1460: The Duke of York is defeated and killed by Lancastrians at the Battle of Wakefield.
1803: The United States takes possession of the Louisiana area from France at New Orleans with a simple ceremony, the simultaneous lowering and raising of the national flags.
1861: Banks in the United States suspend the practice of redeeming paper money for metal currency, a practice that would continue until 1879.
1862: The draft of the Emancipation Proclamation is finished and circulated among President Abraham Lincoln’s cabinet for comment.
1905: Gov. Frank Steunenberg of Idaho is killed by an assassin’s bomb.
1922: Soviet Russia is renamed the Union of Soviet Socialist Republics.
1932: The Soviet Union bars food handouts for housewives under 36 years of age. They must now work to eat.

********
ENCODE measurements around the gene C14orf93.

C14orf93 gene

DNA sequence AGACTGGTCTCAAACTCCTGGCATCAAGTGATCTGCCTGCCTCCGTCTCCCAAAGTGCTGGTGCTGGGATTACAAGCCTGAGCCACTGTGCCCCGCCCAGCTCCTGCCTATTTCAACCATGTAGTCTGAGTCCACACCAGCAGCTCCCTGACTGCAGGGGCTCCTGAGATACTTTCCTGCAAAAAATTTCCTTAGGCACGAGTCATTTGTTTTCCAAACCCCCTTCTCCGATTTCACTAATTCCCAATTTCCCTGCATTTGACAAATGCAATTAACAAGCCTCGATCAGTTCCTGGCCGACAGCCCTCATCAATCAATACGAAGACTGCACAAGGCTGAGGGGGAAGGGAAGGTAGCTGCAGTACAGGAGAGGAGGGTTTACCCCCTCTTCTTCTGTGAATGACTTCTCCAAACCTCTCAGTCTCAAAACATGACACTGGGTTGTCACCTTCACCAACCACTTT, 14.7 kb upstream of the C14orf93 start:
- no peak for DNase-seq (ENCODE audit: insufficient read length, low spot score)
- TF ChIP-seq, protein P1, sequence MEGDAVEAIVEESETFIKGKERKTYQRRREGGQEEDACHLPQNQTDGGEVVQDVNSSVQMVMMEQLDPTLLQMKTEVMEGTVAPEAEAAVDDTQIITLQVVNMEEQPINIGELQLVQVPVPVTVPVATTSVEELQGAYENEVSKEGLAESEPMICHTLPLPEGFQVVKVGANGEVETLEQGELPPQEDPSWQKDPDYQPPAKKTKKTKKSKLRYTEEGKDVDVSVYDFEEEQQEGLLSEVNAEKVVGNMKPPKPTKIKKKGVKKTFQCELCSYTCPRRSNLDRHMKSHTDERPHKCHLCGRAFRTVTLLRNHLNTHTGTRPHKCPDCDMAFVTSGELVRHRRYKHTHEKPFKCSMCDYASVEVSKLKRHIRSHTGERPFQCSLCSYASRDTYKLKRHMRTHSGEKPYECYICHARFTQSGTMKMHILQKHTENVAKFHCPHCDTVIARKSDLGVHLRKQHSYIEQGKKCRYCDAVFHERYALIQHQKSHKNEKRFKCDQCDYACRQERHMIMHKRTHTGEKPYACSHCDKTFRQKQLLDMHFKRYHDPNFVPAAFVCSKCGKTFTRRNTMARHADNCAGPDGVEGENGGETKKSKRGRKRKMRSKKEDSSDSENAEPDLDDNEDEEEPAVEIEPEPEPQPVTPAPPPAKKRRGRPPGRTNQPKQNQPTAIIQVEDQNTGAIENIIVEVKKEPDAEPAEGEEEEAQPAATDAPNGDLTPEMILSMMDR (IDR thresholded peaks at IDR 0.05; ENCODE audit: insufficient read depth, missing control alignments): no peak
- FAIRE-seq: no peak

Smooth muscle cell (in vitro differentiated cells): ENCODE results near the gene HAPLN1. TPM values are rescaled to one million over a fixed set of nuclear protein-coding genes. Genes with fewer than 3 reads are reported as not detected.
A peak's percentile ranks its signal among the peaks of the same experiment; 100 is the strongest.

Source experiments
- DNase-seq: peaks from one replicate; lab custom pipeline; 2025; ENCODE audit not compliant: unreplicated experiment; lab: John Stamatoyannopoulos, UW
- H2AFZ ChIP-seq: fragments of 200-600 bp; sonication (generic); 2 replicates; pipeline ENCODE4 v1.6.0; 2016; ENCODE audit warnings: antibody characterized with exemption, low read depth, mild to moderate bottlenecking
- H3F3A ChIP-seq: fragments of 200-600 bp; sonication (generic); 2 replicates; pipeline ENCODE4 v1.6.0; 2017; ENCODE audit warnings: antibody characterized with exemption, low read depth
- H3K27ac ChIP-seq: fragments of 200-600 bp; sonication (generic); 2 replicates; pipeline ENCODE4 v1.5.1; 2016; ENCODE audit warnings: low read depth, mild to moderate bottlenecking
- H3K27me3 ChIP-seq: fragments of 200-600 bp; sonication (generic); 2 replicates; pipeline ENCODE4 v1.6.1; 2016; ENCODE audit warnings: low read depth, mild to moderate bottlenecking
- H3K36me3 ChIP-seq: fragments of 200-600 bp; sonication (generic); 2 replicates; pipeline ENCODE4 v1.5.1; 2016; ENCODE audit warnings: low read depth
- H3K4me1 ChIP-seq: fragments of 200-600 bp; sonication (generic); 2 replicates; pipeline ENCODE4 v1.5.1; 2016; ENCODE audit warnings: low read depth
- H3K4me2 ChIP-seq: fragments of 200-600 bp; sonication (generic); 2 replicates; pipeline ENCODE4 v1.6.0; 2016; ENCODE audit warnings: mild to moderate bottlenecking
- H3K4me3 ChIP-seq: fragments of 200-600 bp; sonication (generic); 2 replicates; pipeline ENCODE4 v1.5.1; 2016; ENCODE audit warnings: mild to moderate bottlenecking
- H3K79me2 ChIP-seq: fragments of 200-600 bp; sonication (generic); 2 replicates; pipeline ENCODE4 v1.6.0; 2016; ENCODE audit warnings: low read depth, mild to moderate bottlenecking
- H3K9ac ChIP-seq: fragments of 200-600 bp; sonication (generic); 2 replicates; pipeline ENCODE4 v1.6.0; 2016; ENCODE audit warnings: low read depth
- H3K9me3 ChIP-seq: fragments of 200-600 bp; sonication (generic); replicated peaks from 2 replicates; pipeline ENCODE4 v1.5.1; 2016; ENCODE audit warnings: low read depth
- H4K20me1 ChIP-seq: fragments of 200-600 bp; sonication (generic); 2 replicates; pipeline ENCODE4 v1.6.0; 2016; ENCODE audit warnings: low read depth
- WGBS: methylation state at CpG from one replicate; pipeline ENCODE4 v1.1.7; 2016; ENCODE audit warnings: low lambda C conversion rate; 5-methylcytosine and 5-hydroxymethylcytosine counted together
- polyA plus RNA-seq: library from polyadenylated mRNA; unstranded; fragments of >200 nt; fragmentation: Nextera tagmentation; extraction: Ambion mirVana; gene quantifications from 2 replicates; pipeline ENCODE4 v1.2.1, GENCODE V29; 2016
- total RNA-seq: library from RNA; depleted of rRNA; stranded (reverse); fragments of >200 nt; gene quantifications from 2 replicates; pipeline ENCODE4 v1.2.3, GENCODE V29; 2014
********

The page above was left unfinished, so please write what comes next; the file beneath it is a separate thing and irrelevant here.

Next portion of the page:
1947: Romania’s King Michael is forced to abdicate by Soviet-backed Communists. Communists now control all of Eastern Europe.
1965: Ferdinand E. Marcos is sworn in as the Philippine Republic’s sixth president.
1972: After two weeks of heavy bombing raids on North Vietnam, President Richard Nixon halts the air offensive and agrees to resume peace negotiations with Hanoi representative Le Duc Tho.
1976: Gov. Hugh Carey of New York pardons seven inmates, closing the book on the Attica uprising.
2006: Saddam Hussein, former Iraq dictator, is executed by hanging for crimes committed against his own people during his rule.
Born on December 30
1865: Rudyard Kipling, British author (“The Jungle Book,” “Soldiers Three”).
1867: Simon Guggenheim, philanthropist and U.S. senator for Colorado.
1884: Tojo Hideki, Japanese prime minister during World War II.
1928: Bo Diddley, blues composer and singer.
1935: Sandy Koufax, Hall of Fame left-handed pitcher with the L.A. Dodgers.